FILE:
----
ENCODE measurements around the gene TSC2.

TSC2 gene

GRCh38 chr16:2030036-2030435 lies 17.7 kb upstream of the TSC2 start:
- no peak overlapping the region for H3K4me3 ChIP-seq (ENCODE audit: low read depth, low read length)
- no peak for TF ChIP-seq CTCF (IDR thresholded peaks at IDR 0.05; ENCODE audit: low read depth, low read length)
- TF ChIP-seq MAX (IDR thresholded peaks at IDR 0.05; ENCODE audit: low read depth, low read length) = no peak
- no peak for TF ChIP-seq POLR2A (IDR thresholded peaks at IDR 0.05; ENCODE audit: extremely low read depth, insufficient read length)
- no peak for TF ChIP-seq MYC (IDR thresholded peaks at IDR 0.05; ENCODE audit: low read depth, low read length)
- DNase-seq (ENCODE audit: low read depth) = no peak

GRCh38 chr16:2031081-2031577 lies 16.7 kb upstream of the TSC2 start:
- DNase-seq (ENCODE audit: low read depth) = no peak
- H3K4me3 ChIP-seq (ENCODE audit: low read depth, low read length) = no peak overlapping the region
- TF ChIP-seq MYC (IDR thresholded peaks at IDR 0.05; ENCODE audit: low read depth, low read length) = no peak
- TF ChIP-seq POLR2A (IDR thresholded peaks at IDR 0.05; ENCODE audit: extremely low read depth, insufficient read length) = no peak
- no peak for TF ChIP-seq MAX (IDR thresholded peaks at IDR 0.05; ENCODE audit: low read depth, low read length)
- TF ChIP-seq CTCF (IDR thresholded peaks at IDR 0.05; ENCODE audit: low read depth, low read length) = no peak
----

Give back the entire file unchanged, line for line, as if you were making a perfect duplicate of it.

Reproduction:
ENCODE measurements around the gene TSC2.

TSC2 gene

GRCh38 chr16:2030036-2030435 lies 17.7 kb upstream of the TSC2 start:
- no peak overlapping the region for H3K4me3 ChIP-seq (ENCODE audit: low read depth, low read length)
- no peak for TF ChIP-seq CTCF (IDR thresholded peaks at IDR 0.05; ENCODE audit: low read depth, low read length)
- TF ChIP-seq MAX (IDR thresholded peaks at IDR 0.05; ENCODE audit: low read depth, low read length) = no peak
- no peak for TF ChIP-seq POLR2A (IDR thresholded peaks at IDR 0.05; ENCODE audit: extremely low read depth, insufficient read length)
- no peak for TF ChIP-seq MYC (IDR thresholded peaks at IDR 0.05; ENCODE audit: low read depth, low read length)
- DNase-seq (ENCODE audit: low read depth) = no peak

GRCh38 chr16:2031081-2031577 lies 16.7 kb upstream of the TSC2 start:
- DNase-seq (ENCODE audit: low read depth) = no peak
- H3K4me3 ChIP-seq (ENCODE audit: low read depth, low read length) = no peak overlapping the region
- TF ChIP-seq MYC (IDR thresholded peaks at IDR 0.05; ENCODE audit: low read depth, low read length) = no peak
- TF ChIP-seq POLR2A (IDR thresholded peaks at IDR 0.05; ENCODE audit: extremely low read depth, insufficient read length) = no peak
- no peak for TF ChIP-seq MAX (IDR thresholded peaks at IDR 0.05; ENCODE audit: low read depth, low read length)
- TF ChIP-seq CTCF (IDR thresholded peaks at IDR 0.05; ENCODE audit: low read depth, low read length) = no peak